Jeffery Brewer asked:
I made several batches of caramels over the holidays, using a recipe that combines corn syrup, brown sugar, condensed sweetened milk and butter in a sauce pan. The mixture is heated over a medium heat for about 40 minutes until it reaches a final temperature of 244 degrees Fahrenheit. This year I was using a new digital thermometer and was surprised to observe that rather than rising at a constant rate throughout the entire cooking time, the temperature would rise steadily for a few minutes, then remain constant for several minutes and then rise again, repeating several times while making each batch of caramels. I expected a slow, constant-rate rise in temperature from beginning to end. Why would the temperature rise so inconsistently?
Love the show,
We posed this question to Amy Chesterton from the University of Cambridge and retired science teacher John Wenham...
Amy - When you add heat energy to a simple substance, it leads to an increase in the kinetic energy of the molecules so the temperature increases. If we drew a graph of this, the temperature would increase along a straight line as we added more heat energy. Sugar syrup isn't simple though because there are chemical bonds between the atoms that form the molecules and even between the different molecules. These hold the water molecules and sugar molecules together, preventing them from evaporating when the mixture is cool. When the mixture is heated beyond a certain temperature, it begins to boil. This causes the molecules of water to break apart from one another, allowing the water to escape as steam. This uses up energy so the temperature increases more slowly while this is happening. At other temperatures, sugar molecules themselves begin to break apart which also consumes energy again, slowing the increase in temperature when this happens. At other temperatures, the sugar molecules begin to bond together to form long chains which is what is happening when you actually make caramel, forming new bonds like this releases energy which causes the temperature of the mixture to increase more quickly. This is why itís hard to only slightly caramelise sugar without burning it. So returning to the graph analogy from earlier, if you plot a graph of temperature against time for heating sugar syrup, there would flatter areas where bonds are breaking and steeper ones where they're being formed.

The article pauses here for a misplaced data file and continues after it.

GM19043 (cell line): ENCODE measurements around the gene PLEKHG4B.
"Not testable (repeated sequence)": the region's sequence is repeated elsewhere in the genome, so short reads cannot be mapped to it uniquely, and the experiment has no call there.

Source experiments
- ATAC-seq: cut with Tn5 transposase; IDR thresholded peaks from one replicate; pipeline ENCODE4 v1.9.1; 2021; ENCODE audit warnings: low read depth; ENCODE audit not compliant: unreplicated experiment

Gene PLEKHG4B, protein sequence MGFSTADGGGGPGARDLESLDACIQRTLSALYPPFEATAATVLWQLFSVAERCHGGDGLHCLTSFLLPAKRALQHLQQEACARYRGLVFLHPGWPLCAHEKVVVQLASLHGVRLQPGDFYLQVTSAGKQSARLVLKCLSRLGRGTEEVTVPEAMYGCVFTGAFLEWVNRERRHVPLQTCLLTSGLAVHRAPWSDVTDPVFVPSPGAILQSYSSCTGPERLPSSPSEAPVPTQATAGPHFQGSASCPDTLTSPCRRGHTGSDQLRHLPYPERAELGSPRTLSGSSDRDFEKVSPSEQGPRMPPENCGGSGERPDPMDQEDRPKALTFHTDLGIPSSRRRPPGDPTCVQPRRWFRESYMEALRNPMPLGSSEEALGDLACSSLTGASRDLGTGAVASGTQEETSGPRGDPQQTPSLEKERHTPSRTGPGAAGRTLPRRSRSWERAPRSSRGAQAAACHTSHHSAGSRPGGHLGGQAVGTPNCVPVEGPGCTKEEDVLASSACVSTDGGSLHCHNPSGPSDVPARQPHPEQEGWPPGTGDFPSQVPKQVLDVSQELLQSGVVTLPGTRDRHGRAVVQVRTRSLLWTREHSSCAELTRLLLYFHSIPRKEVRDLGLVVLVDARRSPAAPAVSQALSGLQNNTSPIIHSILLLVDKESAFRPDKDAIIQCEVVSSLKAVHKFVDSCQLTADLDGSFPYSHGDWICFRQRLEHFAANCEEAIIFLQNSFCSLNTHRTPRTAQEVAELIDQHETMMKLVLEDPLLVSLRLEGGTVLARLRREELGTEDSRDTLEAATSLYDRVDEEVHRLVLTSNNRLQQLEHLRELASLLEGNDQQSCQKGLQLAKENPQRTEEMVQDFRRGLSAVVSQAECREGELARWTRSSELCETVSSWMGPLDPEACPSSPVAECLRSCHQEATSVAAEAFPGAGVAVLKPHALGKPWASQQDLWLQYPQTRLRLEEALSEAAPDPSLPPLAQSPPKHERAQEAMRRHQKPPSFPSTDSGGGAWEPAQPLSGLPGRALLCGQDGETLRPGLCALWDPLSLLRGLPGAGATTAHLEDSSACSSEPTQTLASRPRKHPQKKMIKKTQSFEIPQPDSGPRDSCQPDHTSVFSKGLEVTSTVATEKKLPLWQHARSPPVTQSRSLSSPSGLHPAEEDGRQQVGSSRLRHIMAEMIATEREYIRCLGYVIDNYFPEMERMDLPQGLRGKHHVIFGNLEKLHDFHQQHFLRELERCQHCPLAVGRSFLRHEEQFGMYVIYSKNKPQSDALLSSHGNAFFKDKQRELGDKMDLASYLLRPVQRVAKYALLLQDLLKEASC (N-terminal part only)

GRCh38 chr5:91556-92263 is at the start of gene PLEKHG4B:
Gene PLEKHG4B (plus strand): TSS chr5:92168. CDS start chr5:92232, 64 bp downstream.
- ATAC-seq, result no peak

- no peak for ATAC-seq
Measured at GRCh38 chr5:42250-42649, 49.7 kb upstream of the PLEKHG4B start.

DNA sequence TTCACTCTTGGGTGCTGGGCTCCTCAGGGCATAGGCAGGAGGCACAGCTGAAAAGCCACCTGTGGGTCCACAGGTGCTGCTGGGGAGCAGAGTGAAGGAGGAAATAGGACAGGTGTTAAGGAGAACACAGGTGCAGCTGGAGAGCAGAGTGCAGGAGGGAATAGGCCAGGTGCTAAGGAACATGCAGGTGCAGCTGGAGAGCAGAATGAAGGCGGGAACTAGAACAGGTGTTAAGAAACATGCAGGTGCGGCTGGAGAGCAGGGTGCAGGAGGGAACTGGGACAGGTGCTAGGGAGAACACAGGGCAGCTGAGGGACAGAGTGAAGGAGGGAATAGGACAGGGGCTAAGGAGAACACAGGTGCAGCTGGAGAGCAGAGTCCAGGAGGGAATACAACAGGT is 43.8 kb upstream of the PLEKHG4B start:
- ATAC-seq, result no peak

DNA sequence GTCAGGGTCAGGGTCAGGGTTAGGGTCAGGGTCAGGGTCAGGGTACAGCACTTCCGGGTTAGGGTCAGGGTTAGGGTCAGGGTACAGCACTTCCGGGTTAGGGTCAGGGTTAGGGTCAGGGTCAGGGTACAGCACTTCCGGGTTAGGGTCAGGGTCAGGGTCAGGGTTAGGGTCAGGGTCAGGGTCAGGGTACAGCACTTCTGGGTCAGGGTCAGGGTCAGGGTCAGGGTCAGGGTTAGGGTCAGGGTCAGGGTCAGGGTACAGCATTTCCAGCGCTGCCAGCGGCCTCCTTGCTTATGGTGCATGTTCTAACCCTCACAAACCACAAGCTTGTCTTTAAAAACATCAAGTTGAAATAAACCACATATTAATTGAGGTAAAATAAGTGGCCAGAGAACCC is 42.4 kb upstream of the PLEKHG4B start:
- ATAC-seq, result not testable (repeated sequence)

Hannah - So, the inconsistent rise in temperature that Jeff observed whilst cooking his caramels was due to bonds, between water molecules and inside sugar molecules, being broken and new bond is being made as the caramel cooked. This caramel cooking conundrum caused quite a stir amongst all of you. According to retired science teacher John (Winnam) from Sussex...
John - In the case of the caramel, the solid sugar will reach its melting point. Now when a solid melts, the forces of attraction that hold the particles of the solid together in a lump start to loosen and break and itís this process that absorbs the energy supplied instead of it being used to make the particles move faster. And consequently, the substance will stay at about the same temperature until melting is completed. Hence, the temperature of the mixture will not constantly rise.
I hypothesize that there is an ongoing endothermic chemical reaction that stalls the continual rise of temperature. The question is which of the ingredients are reacting and transform the sugars to caramel.
Maybe a phase change. Consider what happens when you melt ice. blind Pete, Wed, 11th Jan 2012
Combination of phase changes in ingredients plus energy absorbed during breakdown of starch and sugars will absorb heat energy during the process, so the temperature increase will not be steady during these transitions it will appear as a series of steps. Sprool, Fri, 13th Jan 2012
Do you know how they set "medium heat" on an electric hob?
Interesting. I'm sure my mum's cooker was slower than that (mine is gas so I can't check).
does it state he used an electric hob? Sprool, Mon, 6th Feb 2012